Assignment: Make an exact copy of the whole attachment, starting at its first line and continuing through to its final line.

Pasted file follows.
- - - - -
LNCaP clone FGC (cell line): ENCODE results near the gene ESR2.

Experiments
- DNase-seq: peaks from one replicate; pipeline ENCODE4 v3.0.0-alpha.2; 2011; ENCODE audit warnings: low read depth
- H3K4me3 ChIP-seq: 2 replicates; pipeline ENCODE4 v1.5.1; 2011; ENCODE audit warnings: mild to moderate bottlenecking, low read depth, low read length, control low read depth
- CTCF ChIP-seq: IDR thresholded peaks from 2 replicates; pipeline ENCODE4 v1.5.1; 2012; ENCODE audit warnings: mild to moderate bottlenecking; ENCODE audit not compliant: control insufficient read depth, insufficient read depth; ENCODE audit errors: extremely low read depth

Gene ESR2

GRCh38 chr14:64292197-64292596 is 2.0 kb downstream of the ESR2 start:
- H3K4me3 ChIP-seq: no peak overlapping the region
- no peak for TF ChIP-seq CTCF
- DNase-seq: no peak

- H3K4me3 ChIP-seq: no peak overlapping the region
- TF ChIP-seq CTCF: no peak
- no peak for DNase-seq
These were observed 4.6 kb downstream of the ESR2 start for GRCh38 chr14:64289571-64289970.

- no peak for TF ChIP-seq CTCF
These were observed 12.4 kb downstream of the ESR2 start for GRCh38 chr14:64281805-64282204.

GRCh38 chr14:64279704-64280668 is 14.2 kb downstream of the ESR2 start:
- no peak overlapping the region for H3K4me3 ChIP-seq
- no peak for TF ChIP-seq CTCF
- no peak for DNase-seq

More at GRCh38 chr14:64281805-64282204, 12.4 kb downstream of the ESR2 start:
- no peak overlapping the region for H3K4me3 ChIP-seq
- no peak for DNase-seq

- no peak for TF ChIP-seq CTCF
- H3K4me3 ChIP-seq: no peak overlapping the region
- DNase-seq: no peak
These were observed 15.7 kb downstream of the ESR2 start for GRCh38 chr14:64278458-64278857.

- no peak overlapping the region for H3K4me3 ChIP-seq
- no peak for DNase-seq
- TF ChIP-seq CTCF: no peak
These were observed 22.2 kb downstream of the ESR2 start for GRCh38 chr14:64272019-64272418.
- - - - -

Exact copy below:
LNCaP clone FGC (cell line): ENCODE results near the gene ESR2.

Experiments
- DNase-seq: peaks from one replicate; pipeline ENCODE4 v3.0.0-alpha.2; 2011; ENCODE audit warnings: low read depth
- H3K4me3 ChIP-seq: 2 replicates; pipeline ENCODE4 v1.5.1; 2011; ENCODE audit warnings: mild to moderate bottlenecking, low read depth, low read length, control low read depth
- CTCF ChIP-seq: IDR thresholded peaks from 2 replicates; pipeline ENCODE4 v1.5.1; 2012; ENCODE audit warnings: mild to moderate bottlenecking; ENCODE audit not compliant: control insufficient read depth, insufficient read depth; ENCODE audit errors: extremely low read depth

Gene ESR2

GRCh38 chr14:64292197-64292596 is 2.0 kb downstream of the ESR2 start:
- H3K4me3 ChIP-seq: no peak overlapping the region
- no peak for TF ChIP-seq CTCF
- DNase-seq: no peak

- H3K4me3 ChIP-seq: no peak overlapping the region
- TF ChIP-seq CTCF: no peak
- no peak for DNase-seq
These were observed 4.6 kb downstream of the ESR2 start for GRCh38 chr14:64289571-64289970.

- no peak for TF ChIP-seq CTCF
These were observed 12.4 kb downstream of the ESR2 start for GRCh38 chr14:64281805-64282204.

GRCh38 chr14:64279704-64280668 is 14.2 kb downstream of the ESR2 start:
- no peak overlapping the region for H3K4me3 ChIP-seq
- no peak for TF ChIP-seq CTCF
- no peak for DNase-seq

More at GRCh38 chr14:64281805-64282204, 12.4 kb downstream of the ESR2 start:
- no peak overlapping the region for H3K4me3 ChIP-seq
- no peak for DNase-seq

- no peak for TF ChIP-seq CTCF
- H3K4me3 ChIP-seq: no peak overlapping the region
- DNase-seq: no peak
These were observed 15.7 kb downstream of the ESR2 start for GRCh38 chr14:64278458-64278857.

- no peak overlapping the region for H3K4me3 ChIP-seq
- no peak for DNase-seq
- TF ChIP-seq CTCF: no peak
These were observed 22.2 kb downstream of the ESR2 start for GRCh38 chr14:64272019-64272418.